Do you believe there is a gap between computer science research and software engineering problems?
My experience is that commercial/practical software development lags behind academic research by 5 to 30+ years. One of the fastest timeframes from a breakthrough academic paper to a commercial shipping product was SQL. The paper was published in 1969, IBM and others spent a lot of time and effort trying to make viable products, and the first real commercially viable product was Relational Software - the company now called Oracle.
Functional languages were developed by researchers in the 1960s. How many are in common use today? Some. They're getting a lot more use these days than they did outside of the ivy-covered walls of universities. But it took three decades to do so.
Will engineers dive through years and years of research papers to solve a particular problem that they have?
Yes. I do it all the time. When I worked at a company that made storage area networks, many of the products starting to get shipped were described in research papers published 5-6 years earlier.
Another example involved a problem called "patient matching." Humans are good at looking at things like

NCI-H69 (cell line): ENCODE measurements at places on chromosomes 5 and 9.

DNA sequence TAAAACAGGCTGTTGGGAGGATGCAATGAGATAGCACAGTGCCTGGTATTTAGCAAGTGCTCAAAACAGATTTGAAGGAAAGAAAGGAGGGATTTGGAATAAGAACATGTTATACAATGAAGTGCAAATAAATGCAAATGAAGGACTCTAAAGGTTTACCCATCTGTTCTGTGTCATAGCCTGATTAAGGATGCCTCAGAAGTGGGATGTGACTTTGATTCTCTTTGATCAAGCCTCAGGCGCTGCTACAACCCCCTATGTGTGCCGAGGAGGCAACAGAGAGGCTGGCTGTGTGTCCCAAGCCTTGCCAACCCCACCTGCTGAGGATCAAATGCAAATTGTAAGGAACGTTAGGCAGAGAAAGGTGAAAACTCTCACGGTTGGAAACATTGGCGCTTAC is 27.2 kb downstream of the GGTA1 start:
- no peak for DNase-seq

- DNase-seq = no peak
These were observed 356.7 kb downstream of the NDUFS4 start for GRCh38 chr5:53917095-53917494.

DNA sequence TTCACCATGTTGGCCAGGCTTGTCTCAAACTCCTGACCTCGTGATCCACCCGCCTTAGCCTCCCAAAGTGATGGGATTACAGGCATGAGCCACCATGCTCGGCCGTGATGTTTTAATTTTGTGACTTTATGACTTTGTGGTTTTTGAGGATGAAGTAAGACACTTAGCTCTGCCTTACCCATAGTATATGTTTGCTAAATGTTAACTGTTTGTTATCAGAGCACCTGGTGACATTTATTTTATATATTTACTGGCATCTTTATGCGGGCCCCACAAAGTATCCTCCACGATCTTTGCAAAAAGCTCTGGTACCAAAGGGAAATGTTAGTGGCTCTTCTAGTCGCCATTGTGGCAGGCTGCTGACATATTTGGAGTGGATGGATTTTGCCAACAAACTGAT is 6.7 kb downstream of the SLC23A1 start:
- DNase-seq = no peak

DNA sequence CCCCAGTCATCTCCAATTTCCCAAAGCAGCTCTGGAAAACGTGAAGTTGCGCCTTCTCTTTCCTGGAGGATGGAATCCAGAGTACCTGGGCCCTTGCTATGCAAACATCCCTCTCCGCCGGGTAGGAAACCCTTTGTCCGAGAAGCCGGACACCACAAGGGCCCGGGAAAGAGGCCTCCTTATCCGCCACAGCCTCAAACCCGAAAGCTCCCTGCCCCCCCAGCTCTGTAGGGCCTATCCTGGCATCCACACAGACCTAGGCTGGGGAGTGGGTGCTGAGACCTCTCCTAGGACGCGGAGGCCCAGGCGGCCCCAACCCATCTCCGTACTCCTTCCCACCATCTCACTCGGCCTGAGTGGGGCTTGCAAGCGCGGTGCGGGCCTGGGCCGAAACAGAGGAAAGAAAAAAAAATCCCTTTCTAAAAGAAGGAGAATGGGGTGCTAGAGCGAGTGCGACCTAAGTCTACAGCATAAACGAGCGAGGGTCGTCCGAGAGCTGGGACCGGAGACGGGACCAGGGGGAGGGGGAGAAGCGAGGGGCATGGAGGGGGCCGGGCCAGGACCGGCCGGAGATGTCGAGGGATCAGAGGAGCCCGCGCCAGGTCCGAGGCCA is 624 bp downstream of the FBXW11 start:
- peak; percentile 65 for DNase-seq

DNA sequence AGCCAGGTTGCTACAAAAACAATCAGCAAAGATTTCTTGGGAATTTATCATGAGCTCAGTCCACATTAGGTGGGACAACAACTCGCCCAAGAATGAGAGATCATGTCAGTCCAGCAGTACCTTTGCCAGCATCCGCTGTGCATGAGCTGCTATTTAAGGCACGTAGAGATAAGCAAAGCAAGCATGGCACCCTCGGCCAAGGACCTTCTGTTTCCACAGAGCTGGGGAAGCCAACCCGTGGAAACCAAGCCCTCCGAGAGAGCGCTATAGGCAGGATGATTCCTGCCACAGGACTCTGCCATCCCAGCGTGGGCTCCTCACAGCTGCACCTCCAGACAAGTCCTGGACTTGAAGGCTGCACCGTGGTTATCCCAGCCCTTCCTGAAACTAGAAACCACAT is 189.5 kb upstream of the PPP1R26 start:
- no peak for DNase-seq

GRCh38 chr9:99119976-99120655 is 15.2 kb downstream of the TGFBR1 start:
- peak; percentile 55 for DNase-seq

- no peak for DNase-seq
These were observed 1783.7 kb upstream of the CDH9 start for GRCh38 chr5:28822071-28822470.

Chem. Dept. or
Department of Chemistry and determining such things are identical. Most algorithms have a terrible time determining such things. I was working at a company that handled electronic drug prescriptions, lab reports and insurance claims. It would have been helpful to be able to (anonymously) be able to have long term data covering the efficacy and effectiveness of treatments for patients. Such a thing would have needed to depend on the ability to determine the closeness of strings. During the 1990s, most researchers in this area vanished into the Human Genome project, and most of their work disappeared off the web (with NDAs and intellectual property, everything these folks invented vanish from the web when they go to work for private industry). After 911, matching names became a "national security" issue (there are about 25 ways to spell Mohammed in English, and about a dozen ways to spell Osama) and many of the remainder vanished as well. So one inventor/company had a product that let you match people and relationships called "non obvious relation analyzer" which ended up vanishing into an add-on for DB2. You'll have to dig into papers a lot. Maybe not if you make shopping carts, but it is quite common to do so in other projects.
Thesis: Adaptive detection of approximately duplicate database records and the database integration approach to information discovery.
Library that implements some of the functions in the thesis.